WOWEB introduces a BEE peer analysis and a company transparency rating

An additional folder labelled ‘BEE’ has been added to the Companies’ file. Here you will find the selected company’s current and historical BEE certificates as well as a BEE peer analysis. The analysis is presented as an infographic comparing each of the company’s five BEE scorecard component scores against those of its peers.

JSE-listed directors still mainly pale males — majorities grossly under-represented

Analysis of data by the independent research organisation Who Owns Whom reveals that active JSE-listed companies’ boards have directors who, on average, are relatively younger and who are serving in their current positions for a shorter time than their overseas counterparts. These directorships remain dominated by white men. Long-term structural reform needed Directorships held by women only account for 17% of all board-level appointments across all JSE-listed companies. By comparison, 20% and 25% of directors of widely-held companies in the United Kingdom and the Netherlands respectively are women. South Africa’s economy will need to undergo further long-term structural reform if our society wants to resemble its European counterparts. It is particularly important to consider in further detail the degree to which JSE-listed company directorships are held by black South African women. Research carried out by Citadel and Empowerdex for their 2012 Trailblazers Report tracked the number of directorships held by black individuals from 2006 to 2012. A comparison of this data with Who Owns Whom’s recent study reveals that black women directorships have increased by 238% over the past 10 years. However, this rate of increase has slowed to 20% over the past five years. Who Owns Whom was not able to ascertain whether Trailblazers included directorships of suspended companies in their reporting, so it was decided to exclude these in the current data to provide the most conservative figures. According to the 2010 Trailblazers report, 181 black men and women held at least two directorships at that time. Today, that figure has only increased to 186. This implies that the pool of appointed black directors has remained stable and that appointments are not increasingly allocated to a select few. Ostensibly, the Trailblazers study did not distinguish between South Africans and foreign nationals. Current data shows that South African women now hold 15% of the total number of directorships, with black South African women specifically holding 11% of the total number. Considering that one person can theoretically hold more than one directorship, the absolute number of black female executive directors has changed as follows: from 11 (in 2006) to 25 (in 2011) and to 26 today. In accordance with the findings of a Business Unity South Africa survey released in 2010, black individuals, particularly women, continue to be grossly under-represented across all types of board appointments on JSE-listed companies. The magnitude of this is an unequivocal and blatantly obvious rationale for the effective implementation and enforcement of employment equity and broad-based black employment equity (B-BBEE) legislation. Self-sustaining transformation requires more women rising successfully through middle management to ensure that they are strong candidates to take up board and C-level positions. If more women are to lead, it must be ensured that they are mentored, up-skilled and experienced enough to earn and succeed in their positions. The South African Institute of Chartered Accountants (Saica) noted in a 2014 study that 8% of all JSE-listed directorships were held by black women, 5% by white women, whereas 17% and 70% were held by black men and white men respectively. If one accepts the results found by the institute to be accurate (doing racial profiling on people is a dirty job),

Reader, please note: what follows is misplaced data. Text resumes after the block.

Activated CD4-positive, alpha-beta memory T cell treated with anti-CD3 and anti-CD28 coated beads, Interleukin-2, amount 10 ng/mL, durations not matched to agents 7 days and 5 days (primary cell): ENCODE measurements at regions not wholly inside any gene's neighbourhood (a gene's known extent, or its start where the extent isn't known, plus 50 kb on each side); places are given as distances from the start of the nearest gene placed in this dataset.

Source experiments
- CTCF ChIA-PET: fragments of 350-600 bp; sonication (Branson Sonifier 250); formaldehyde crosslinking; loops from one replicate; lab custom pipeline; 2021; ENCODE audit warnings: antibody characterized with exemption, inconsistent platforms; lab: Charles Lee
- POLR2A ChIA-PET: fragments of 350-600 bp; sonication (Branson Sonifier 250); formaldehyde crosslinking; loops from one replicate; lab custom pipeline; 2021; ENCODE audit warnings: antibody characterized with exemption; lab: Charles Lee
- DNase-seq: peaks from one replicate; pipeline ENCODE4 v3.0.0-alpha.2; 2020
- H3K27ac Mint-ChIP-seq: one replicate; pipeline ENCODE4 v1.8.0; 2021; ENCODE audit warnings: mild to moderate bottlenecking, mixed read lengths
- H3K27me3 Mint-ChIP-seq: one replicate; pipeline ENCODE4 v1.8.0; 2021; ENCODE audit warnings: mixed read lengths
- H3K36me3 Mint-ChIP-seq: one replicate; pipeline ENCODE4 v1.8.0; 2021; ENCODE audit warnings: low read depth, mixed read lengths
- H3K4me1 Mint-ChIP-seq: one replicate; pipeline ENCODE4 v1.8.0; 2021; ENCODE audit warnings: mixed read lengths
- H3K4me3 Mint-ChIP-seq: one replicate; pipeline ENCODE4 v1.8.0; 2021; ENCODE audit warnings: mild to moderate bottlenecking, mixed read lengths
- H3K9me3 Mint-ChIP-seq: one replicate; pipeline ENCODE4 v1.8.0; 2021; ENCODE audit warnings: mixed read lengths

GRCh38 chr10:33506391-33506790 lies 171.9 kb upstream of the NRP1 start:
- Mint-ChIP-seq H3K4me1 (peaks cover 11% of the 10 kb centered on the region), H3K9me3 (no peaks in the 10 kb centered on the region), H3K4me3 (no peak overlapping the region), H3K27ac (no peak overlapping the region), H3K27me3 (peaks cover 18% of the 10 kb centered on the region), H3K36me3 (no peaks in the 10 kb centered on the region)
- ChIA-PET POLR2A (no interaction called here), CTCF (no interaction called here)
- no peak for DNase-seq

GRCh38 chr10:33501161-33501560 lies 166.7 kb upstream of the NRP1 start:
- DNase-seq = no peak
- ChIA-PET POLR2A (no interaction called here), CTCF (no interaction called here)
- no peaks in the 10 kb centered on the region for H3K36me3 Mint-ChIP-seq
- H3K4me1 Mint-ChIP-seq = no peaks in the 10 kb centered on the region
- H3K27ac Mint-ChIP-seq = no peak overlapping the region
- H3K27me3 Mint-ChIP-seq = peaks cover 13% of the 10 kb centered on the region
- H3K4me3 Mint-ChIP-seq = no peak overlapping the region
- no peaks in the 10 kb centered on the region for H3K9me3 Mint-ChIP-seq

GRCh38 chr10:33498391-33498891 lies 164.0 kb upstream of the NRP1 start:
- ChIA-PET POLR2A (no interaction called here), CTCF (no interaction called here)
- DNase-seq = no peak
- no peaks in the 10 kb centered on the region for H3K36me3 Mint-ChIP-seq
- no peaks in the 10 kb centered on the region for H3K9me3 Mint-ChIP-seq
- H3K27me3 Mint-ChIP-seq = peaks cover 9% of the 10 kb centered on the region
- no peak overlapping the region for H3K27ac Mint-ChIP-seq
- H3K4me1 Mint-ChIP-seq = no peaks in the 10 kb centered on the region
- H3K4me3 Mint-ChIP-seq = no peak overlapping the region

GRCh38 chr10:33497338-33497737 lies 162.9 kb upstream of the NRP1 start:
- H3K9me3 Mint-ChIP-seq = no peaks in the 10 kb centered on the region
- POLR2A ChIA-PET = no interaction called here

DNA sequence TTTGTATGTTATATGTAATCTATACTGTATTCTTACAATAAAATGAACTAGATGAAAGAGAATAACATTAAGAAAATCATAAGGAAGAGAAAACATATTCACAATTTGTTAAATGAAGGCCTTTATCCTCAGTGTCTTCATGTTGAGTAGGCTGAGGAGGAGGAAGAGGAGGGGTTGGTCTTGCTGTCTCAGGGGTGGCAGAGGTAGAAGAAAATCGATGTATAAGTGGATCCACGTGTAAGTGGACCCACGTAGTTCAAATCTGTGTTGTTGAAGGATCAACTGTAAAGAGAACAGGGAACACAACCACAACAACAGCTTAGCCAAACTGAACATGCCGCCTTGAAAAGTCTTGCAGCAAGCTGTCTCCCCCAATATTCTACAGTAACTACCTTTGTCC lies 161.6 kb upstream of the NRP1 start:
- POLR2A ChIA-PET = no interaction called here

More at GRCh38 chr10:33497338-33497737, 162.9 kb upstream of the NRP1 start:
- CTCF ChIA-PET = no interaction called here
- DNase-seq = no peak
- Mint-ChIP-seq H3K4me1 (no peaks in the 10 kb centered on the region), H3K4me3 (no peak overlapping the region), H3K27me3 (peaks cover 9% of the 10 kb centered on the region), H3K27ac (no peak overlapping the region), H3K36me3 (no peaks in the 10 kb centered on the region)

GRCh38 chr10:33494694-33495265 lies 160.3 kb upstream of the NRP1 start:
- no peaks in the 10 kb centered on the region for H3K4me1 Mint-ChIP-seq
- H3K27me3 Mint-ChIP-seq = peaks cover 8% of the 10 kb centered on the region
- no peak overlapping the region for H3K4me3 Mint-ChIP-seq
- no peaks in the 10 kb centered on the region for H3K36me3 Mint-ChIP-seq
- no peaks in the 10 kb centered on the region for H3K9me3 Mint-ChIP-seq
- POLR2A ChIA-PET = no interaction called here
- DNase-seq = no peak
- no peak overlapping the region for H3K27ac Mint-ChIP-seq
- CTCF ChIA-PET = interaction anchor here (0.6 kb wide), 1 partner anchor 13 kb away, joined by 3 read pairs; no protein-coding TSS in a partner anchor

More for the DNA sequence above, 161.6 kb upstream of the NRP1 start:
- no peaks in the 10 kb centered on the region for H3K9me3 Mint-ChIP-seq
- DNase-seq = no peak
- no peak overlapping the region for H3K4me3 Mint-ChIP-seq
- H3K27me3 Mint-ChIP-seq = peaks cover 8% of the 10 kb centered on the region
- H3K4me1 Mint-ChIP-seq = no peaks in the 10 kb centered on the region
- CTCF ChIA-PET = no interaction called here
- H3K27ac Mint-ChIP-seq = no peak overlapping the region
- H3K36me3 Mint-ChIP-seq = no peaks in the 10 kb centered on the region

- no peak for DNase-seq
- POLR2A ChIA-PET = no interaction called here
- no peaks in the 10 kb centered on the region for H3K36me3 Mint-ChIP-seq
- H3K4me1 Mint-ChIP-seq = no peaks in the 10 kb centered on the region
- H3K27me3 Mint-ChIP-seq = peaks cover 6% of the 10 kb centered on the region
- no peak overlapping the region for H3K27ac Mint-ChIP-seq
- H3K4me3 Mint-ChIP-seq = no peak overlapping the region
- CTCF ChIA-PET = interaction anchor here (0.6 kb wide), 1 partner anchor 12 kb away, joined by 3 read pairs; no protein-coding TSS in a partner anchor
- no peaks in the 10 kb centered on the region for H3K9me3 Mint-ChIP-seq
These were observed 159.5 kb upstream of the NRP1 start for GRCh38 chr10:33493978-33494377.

Health sector continues to grapple with a crippling shortage of skilled staff

The healthcare sector is confronted by numerous challenges, including what is termed the Quadruple Burden of Disease: infectious diseases, notably HIV and Tuberculosis; maternal and child mortality; non-communicable diseases such as diabetes, cancer and hypertension; and violence, injuries and trauma.

Switch over to WOWEB and further new features

As from Monday 1 August 2016, Who Owns Whom clients will automatically be redirected to the new subscriber platform, WOWEB